Panamanians appear to care about their appearance. Don't try to dress to 'fit in', just be yourself.
That being said, there is no need to wear a suit everywhere, either. Just dress conservatively and nice. For men, a clean pair of jeans and ironed collared shirt will do nicely for most excursions, you could dress more casually or more formally depending on the situation. Shorts are considered extremely casual wear suitable only for the beach, although this attitude has begun to change in some areas. Also, the longer Bermuda shorts made of nice fabrics are viewed as appropriate in many places.
However there is a dress code to follow to enter in all banks and governmental institution as well as many stores and supermarket. If you enter these establishments with inappropriate dress like wearing Bermuda or skirts above the knee, security will probably refuse access and ask you to leave.
Think nice, neat, and clean, and you will already be showing a great deal of respect for locals.
If you are making a side trip to Boquete, especially during the rainy season (April thru November) please dress in layers, bring a light rain jacket, and waterproof hiking boots.
Music is definitely one of the highlights of Panama. Salsa music seems to permeate everything in the Latin parts of the country. Reggaeton originated in Panama and is also very popular and is known by the name Plena. There are over 100 radio stations in Panama broadcasting online, some in English. In Bocas del Toro, you will hear a lot of Reggae with Spanish lyrics. Check out the summer music festival in Las Tablas.
How the Panamanians love their "fiestas"! They know how to let loose and have a genuinely good time, dancing, conversing and drinking.
Carnaval is the main celebration in the country. It is held 40 days before the Christian Holy Week, running through the weekend and ending on Ash Wednesday (February 21-24 in 2009). The largest celebration being held in the province of Azuero, in the town of Las Tablas, where two streets compete with separate queens, activities, parades and musical performances.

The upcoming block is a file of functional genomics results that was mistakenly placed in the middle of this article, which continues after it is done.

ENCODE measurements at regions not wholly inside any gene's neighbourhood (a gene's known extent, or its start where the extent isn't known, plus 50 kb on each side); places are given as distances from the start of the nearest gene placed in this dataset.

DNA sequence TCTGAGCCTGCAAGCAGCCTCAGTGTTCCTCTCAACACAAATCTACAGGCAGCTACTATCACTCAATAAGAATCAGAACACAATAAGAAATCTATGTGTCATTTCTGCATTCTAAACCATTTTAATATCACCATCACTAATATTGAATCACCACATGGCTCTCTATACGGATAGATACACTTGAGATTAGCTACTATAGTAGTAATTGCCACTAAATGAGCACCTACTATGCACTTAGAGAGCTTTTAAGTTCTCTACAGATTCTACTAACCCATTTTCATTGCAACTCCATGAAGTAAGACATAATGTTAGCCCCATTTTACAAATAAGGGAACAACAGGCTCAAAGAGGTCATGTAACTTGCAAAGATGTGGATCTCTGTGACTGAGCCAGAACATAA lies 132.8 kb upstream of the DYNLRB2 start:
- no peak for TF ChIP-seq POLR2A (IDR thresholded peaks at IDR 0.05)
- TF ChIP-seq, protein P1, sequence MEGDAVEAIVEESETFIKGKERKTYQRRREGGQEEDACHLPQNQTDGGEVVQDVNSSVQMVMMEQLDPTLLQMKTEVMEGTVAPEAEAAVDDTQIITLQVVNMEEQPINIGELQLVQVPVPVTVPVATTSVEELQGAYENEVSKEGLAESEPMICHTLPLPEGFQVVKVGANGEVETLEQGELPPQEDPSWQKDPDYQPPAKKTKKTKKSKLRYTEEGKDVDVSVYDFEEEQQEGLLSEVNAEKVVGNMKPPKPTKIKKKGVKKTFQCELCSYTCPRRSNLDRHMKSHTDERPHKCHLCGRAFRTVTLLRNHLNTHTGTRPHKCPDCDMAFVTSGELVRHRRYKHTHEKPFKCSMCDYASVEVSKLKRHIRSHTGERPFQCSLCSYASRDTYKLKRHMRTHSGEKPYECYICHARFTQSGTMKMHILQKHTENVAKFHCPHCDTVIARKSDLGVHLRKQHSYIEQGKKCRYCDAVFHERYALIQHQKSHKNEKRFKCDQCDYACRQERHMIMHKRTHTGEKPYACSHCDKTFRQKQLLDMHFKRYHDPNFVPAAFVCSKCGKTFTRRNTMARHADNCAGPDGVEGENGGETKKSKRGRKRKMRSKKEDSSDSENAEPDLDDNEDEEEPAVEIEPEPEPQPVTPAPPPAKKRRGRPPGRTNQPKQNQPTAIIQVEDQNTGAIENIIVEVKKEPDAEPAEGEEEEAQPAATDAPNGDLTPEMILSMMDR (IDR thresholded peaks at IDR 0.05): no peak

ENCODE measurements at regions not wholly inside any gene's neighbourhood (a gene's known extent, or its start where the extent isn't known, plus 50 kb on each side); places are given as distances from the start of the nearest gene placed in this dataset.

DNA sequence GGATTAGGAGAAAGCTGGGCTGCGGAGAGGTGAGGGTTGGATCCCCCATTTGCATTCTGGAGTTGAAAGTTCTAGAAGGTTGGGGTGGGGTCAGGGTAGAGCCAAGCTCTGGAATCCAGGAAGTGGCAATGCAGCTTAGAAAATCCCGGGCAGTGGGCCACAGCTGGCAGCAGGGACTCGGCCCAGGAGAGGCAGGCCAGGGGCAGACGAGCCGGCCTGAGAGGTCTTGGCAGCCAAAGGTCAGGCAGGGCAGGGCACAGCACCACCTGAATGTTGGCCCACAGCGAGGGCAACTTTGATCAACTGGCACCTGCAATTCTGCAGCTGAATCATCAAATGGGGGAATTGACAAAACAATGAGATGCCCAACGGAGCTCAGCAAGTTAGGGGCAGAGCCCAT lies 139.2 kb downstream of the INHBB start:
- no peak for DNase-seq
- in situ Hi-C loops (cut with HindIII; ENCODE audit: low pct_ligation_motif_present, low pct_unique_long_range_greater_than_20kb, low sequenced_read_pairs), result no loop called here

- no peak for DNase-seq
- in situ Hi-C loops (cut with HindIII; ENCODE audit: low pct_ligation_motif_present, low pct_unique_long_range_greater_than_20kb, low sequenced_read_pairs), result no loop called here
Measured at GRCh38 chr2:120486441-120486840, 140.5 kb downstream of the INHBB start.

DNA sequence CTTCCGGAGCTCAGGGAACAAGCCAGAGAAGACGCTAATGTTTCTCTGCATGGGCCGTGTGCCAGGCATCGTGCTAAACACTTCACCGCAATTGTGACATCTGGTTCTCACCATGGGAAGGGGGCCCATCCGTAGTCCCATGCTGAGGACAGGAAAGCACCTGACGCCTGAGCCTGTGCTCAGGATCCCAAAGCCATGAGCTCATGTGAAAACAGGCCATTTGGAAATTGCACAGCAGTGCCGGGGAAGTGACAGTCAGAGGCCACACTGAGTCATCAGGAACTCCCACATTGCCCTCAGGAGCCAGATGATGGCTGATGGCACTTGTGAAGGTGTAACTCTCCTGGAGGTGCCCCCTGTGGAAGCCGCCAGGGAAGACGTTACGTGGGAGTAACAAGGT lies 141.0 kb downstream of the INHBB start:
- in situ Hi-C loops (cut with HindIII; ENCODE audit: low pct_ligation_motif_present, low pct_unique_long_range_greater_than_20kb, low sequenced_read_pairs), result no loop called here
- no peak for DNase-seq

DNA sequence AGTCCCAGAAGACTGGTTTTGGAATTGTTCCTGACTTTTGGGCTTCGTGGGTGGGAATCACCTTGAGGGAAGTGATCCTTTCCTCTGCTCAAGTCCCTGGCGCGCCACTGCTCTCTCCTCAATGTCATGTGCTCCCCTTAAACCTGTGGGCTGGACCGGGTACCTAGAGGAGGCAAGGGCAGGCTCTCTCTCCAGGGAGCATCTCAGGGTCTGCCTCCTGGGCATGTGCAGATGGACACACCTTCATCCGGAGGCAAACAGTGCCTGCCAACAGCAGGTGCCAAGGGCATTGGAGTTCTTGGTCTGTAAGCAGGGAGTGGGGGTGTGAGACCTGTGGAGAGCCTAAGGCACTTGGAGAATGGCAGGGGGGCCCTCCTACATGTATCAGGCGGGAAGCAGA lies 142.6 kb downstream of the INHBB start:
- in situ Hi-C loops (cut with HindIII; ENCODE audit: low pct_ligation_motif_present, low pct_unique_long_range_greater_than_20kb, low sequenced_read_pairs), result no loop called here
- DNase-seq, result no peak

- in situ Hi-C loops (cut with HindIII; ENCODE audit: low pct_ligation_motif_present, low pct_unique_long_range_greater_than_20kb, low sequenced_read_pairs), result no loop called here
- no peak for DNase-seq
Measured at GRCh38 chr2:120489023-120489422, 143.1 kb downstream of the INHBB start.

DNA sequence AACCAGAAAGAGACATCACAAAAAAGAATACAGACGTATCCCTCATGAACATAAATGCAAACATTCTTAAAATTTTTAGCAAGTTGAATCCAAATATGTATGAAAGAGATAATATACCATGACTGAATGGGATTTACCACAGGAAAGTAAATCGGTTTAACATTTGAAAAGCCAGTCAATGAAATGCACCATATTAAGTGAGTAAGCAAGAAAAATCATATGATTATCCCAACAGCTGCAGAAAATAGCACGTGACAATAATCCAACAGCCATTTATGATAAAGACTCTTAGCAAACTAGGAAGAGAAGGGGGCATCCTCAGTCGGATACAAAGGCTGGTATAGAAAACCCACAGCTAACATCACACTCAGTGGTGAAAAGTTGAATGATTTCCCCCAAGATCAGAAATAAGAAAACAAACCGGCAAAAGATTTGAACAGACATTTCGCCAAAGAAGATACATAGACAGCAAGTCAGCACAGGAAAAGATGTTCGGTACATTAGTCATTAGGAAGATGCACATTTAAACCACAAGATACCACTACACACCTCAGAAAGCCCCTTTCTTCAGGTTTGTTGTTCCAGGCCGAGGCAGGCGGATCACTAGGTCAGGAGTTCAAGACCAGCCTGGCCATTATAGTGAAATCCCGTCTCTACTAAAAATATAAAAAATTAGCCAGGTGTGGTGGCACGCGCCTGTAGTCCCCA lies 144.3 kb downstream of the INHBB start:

The party begins on Friday with a presentation, parade and crowning of the queens, a fireworks show; with drinking in the streets legal, the party begins and doesn't stop until 5AM.
Every carnival day has a theme: Friday is the Opening, Saturday is International Day, Sunday is Pollera day, Monday is costume day, Tuesday is the Queens day and on Wednesday is the "entierro de la sardina"(the sardine burial) before 5AM.
Many discos and bars fill the Capital City. The area known as "Calle Uruguay" has probably a dozen or so nice discos and bars within a 2 block radius, and is the best place for partying.
Calle Uruguay bar area is a very trendy scene. You will find here many restaurants such as La Posta, Peperoncini, Habibis, Tomate y Amor, Madame Chang, Burgues or Lima Limon, which make up a great pre-party event. After diner you can cross over to Prive, Pure, Loft, Guru or People for a more fashionable club scene. If you want a more relax bar, Sahara or The Londoner both offer retro music and pool tables.
Another great spot for "bar hopping" is Zona Viva in the Amador Causeway. Zona Viva is a closed off area so it is very easy for you to find everything in one place. You will find here clubs such as Jet Set Club, the Building, the Chill Out Zone, X Space, etc.
Casco Viejo is a more cultural zone of Panama. Art galleries in the area coordinate Art Block parties once a month and there are always exhibits. The National Theater offers ballets, opera, and concerts weekly. Restaurants in this area are highly recommended. After dinner you can cross over to Relic, La Casona, Mojitos sin Mojitos, Platea, Havana Cafe or Republica Havana.
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